The Great Commission for the Rest of Us
By: Dr. Dillon Burroughs
Half of American Christians don’t even know what the Great Commission is according to a recent Barna study. Among the half who do, many view it as something for missionaries who serve on the other side of the planet. Does the Great Commission really apply to the rest of us?
When Jesus spoke these final earthly words, He applied them to all His followers. The words read:
“All authority in heaven and on earth has been given to me. Therefore go and make disciples of all nations, baptizing them in the name of the Father and of the Son and of the Holy Spirit, and teaching them to obey everything I have commanded you. And surely I am with you always, to the very end of the age” (Matthew 28:18-20).
New Testament scholars note the main verb in the passage is to “make disciples.” What does this mean? A disciple is literally a learner, someone who is growing in a certain area. For those who follow Jesus, a disciple is a person who is learning the teachings of Jesus.
To “make” disciples, we are called to help people learn more about Jesus. This can take place through a conversation over a cup of coffee or in a classroom. You do not need a degree in theology or year of training (though these can help). You are called to help other people learn more about Jesus.
Just Do It
In addition, Jesus gives us three parts in the process of making disciples. The first part is to “go.” Making disciples doesn’t usually happen by waiting for someone to come to us. We are commanded to leave our comfort zone to help someone learn about Jesus.
This can be a children’s class at church, a Bible study in your home, or meeting with a friend for lunch to encourage her spiritually. The goal is to go.
Make a Splash
The second part of the Great Commission’s focus of making disciples is to baptize those who believe. When a person chooses to believe in Jesus, he or she is challenged to make a public profession of faith through baptism.
This is why some denominations practice what is called believer’s baptism. Instead of sprinkling an infant with water, the Bible emphasizes the use of water after a person believes in Jesus as a public statement of his or her new life.
While most of us will not baptize other people, we can encourage those who believe in Jesus to be public about their faith. We receive the gift of new life in Jesus so we can share this gift with others.
We believe in Jesus, we belong to the family of Jesus, and we become more like Jesus through learning. In 2 Timothy 2:2 the apostle Paul wrote, “And the things you have heard me say in the presence of many witnesses entrust to reliable people who will also be qualified to teach others.”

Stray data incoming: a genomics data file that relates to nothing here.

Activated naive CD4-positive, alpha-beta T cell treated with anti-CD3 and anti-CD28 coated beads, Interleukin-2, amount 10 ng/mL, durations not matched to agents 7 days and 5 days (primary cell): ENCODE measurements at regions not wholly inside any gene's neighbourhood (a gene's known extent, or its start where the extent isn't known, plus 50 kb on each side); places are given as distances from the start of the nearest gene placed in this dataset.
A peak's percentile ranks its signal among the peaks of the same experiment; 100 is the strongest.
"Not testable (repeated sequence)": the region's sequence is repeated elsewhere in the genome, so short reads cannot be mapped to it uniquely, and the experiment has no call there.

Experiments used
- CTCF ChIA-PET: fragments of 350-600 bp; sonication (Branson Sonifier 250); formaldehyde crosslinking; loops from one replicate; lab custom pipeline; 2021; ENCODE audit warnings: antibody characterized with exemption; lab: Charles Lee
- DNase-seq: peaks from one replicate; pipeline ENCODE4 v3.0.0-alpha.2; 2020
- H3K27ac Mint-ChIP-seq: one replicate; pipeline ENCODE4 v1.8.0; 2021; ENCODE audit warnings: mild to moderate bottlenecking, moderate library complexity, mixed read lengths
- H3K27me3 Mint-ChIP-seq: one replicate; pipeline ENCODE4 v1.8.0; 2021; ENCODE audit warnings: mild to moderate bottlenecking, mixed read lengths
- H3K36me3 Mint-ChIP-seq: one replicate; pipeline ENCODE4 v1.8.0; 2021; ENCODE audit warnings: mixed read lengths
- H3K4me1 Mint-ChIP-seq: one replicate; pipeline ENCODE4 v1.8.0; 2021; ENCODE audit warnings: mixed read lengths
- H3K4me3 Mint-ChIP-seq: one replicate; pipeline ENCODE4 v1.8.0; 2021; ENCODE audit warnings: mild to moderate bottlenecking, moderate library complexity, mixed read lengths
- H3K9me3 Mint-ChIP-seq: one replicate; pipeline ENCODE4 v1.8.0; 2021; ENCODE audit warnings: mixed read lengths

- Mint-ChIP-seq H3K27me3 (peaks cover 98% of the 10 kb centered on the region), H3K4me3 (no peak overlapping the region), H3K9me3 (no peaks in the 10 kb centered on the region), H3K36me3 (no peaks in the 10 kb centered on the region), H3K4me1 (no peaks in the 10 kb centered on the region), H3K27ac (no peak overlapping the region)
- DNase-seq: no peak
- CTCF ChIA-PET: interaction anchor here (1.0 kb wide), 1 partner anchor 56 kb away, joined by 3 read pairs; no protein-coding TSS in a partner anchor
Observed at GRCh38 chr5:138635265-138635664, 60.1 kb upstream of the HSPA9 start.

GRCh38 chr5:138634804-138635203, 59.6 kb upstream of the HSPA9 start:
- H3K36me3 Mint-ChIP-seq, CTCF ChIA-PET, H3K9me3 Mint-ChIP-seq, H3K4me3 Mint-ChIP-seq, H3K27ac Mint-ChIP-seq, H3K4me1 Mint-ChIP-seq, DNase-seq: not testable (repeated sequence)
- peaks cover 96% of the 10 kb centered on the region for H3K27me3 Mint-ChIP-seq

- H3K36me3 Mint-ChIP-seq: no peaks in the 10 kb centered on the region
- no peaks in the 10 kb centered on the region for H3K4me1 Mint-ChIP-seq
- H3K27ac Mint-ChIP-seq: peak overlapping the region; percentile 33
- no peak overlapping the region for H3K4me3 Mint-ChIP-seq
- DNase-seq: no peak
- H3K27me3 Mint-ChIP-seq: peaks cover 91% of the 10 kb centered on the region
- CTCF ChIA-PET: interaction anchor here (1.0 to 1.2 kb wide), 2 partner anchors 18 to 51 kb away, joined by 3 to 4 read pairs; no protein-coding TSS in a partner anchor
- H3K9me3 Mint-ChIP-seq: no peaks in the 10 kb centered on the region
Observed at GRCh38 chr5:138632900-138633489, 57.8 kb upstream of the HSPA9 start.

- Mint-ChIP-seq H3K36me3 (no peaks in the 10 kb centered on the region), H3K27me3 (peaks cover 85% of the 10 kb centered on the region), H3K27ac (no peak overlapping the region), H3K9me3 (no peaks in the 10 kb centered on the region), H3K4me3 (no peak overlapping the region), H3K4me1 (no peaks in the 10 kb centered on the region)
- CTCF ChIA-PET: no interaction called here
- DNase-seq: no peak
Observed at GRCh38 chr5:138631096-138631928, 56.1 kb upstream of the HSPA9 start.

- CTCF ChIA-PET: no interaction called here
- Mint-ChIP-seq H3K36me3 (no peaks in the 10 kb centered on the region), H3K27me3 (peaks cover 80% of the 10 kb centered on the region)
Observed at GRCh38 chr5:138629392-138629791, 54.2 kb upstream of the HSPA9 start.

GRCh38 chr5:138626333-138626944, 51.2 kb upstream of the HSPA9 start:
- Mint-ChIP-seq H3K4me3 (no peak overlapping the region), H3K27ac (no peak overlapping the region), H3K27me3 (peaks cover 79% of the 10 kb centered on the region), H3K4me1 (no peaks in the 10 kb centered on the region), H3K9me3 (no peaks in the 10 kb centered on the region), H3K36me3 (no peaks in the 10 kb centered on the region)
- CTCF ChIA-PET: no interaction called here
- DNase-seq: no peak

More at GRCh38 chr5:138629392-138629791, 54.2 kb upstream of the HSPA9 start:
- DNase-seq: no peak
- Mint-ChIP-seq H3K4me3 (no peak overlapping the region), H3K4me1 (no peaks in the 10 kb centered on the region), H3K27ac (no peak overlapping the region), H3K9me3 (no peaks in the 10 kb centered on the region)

Paul challenged Timothy not to stop with teaching someone else, but to teach others who would teach others. Paul’s plan includes four generations of making disciples!
It has been said if you’re not growing, it’s showing. But when we are taking daily steps to know more about Jesus and to share Him with others, people also notice. We make disciples through every action we take each day.
Jesus concludes with strong words regarding the power we receive to complete this important goal. He says He is with us always. We are not doing this on our own. The power of Jesus works in and through us to change our life and the lives of others.
We might be called to share Jesus with someone in another part of the world. However, it’s more likely your primary mission field will be in your home, on your school campus, in your workplace, and in your community. Look for opportunities to make disciples of your kids, your classmates, coworkers, and neighbors. “All nations” includes everyone, starting with the next person you meet.
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Dr. Dillon Burroughs
Dillon Burroughs serves as senior writer at The John Ankerberg Show and has written nearly 40 books on issues of faith and culture. He is also an associate editor for The Apologetics Bible for Students and has contributed to many works on apologetics and Christian worldview. Dillon is a graduate of Dallas Theological Seminary and holds a PhD in Leadership from Piedmont International University. He lives in Chattanooga, Tennessee, with his wife, Deborah, and their three children.